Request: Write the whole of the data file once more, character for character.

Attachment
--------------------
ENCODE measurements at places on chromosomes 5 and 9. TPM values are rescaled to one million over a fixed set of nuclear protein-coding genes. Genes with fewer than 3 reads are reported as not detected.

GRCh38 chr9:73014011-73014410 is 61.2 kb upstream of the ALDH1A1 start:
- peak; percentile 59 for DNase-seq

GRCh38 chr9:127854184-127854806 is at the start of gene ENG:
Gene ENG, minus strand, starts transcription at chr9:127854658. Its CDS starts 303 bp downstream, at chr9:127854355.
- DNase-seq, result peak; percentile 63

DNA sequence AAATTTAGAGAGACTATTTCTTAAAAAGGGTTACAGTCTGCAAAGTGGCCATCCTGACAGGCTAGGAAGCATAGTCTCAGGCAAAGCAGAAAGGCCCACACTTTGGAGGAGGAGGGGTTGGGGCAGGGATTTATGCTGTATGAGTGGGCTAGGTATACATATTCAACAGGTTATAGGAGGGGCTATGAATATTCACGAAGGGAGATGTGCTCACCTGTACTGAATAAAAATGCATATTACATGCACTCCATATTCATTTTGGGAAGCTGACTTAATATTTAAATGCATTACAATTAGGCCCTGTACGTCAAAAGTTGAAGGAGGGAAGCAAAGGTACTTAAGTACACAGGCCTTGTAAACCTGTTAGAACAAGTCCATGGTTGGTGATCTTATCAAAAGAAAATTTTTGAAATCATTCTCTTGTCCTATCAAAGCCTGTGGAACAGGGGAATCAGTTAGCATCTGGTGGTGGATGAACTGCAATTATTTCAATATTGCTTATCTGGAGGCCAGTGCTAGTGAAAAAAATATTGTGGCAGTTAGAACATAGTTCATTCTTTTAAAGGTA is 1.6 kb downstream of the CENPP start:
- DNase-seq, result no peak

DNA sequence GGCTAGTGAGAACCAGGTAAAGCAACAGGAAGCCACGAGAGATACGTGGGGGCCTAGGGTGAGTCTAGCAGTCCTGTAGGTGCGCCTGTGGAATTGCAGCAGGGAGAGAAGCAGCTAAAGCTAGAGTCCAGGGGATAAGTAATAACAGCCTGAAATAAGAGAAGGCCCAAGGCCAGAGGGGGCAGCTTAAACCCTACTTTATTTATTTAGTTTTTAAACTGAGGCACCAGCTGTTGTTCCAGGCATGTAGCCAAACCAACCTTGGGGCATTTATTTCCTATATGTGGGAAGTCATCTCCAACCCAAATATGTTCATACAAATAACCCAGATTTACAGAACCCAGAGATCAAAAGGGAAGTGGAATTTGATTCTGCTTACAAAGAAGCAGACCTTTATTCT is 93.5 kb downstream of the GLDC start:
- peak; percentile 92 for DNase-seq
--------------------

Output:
ENCODE measurements at places on chromosomes 5 and 9. TPM values are rescaled to one million over a fixed set of nuclear protein-coding genes. Genes with fewer than 3 reads are reported as not detected.

GRCh38 chr9:73014011-73014410 is 61.2 kb upstream of the ALDH1A1 start:
- peak; percentile 59 for DNase-seq

GRCh38 chr9:127854184-127854806 is at the start of gene ENG:
Gene ENG, minus strand, starts transcription at chr9:127854658. Its CDS starts 303 bp downstream, at chr9:127854355.
- DNase-seq, result peak; percentile 63

DNA sequence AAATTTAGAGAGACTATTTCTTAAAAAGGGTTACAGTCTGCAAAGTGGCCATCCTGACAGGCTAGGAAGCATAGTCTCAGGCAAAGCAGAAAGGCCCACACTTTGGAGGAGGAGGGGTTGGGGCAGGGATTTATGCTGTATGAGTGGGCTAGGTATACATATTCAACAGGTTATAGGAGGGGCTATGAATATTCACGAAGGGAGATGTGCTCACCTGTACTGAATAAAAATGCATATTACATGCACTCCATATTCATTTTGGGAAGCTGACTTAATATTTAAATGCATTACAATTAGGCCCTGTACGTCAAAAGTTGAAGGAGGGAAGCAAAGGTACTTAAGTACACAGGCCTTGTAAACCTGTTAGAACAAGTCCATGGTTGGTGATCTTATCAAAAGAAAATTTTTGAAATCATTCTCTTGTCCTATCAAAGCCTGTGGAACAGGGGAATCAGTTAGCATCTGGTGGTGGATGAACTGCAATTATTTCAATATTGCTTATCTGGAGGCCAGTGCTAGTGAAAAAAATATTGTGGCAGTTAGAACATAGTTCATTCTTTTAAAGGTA is 1.6 kb downstream of the CENPP start:
- DNase-seq, result no peak

DNA sequence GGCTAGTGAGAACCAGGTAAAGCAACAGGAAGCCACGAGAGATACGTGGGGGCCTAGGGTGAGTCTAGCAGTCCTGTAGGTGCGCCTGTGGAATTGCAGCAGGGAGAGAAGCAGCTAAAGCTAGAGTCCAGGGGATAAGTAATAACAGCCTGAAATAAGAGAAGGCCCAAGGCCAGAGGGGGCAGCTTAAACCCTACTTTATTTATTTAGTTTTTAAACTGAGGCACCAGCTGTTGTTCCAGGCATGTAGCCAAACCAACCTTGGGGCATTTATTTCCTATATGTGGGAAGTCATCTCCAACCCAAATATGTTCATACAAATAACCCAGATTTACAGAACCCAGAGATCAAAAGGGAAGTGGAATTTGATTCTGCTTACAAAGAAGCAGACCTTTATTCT is 93.5 kb downstream of the GLDC start:
- peak; percentile 92 for DNase-seq